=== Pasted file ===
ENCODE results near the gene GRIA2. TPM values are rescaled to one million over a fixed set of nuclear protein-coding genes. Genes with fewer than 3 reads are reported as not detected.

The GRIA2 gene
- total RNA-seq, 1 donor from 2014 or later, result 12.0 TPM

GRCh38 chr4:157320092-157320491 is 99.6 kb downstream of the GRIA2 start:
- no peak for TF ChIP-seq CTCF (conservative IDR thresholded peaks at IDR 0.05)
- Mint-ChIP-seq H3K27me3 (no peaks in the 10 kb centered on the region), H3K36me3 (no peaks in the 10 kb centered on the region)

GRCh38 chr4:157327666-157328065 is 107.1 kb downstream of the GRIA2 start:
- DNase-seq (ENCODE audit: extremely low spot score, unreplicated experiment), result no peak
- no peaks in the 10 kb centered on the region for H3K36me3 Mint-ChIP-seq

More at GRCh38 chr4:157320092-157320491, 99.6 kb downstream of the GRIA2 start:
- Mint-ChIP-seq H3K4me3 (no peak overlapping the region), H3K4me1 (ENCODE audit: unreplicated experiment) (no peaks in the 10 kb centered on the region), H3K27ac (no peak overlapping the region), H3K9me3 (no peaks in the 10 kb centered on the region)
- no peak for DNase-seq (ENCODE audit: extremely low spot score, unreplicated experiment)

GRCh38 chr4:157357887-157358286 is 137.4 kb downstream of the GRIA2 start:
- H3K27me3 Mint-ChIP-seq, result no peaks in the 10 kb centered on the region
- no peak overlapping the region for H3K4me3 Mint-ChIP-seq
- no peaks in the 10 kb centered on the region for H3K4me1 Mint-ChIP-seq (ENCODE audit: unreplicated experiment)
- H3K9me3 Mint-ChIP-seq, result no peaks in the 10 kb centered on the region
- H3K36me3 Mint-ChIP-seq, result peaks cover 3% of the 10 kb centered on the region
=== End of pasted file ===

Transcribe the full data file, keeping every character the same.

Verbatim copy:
ENCODE results near the gene GRIA2. TPM values are rescaled to one million over a fixed set of nuclear protein-coding genes. Genes with fewer than 3 reads are reported as not detected.

The GRIA2 gene
- total RNA-seq, 1 donor from 2014 or later, result 12.0 TPM

GRCh38 chr4:157320092-157320491 is 99.6 kb downstream of the GRIA2 start:
- no peak for TF ChIP-seq CTCF (conservative IDR thresholded peaks at IDR 0.05)
- Mint-ChIP-seq H3K27me3 (no peaks in the 10 kb centered on the region), H3K36me3 (no peaks in the 10 kb centered on the region)

GRCh38 chr4:157327666-157328065 is 107.1 kb downstream of the GRIA2 start:
- DNase-seq (ENCODE audit: extremely low spot score, unreplicated experiment), result no peak
- no peaks in the 10 kb centered on the region for H3K36me3 Mint-ChIP-seq

More at GRCh38 chr4:157320092-157320491, 99.6 kb downstream of the GRIA2 start:
- Mint-ChIP-seq H3K4me3 (no peak overlapping the region), H3K4me1 (ENCODE audit: unreplicated experiment) (no peaks in the 10 kb centered on the region), H3K27ac (no peak overlapping the region), H3K9me3 (no peaks in the 10 kb centered on the region)
- no peak for DNase-seq (ENCODE audit: extremely low spot score, unreplicated experiment)

GRCh38 chr4:157357887-157358286 is 137.4 kb downstream of the GRIA2 start:
- H3K27me3 Mint-ChIP-seq, result no peaks in the 10 kb centered on the region
- no peak overlapping the region for H3K4me3 Mint-ChIP-seq
- no peaks in the 10 kb centered on the region for H3K4me1 Mint-ChIP-seq (ENCODE audit: unreplicated experiment)
- H3K9me3 Mint-ChIP-seq, result no peaks in the 10 kb centered on the region
- H3K36me3 Mint-ChIP-seq, result peaks cover 3% of the 10 kb centered on the region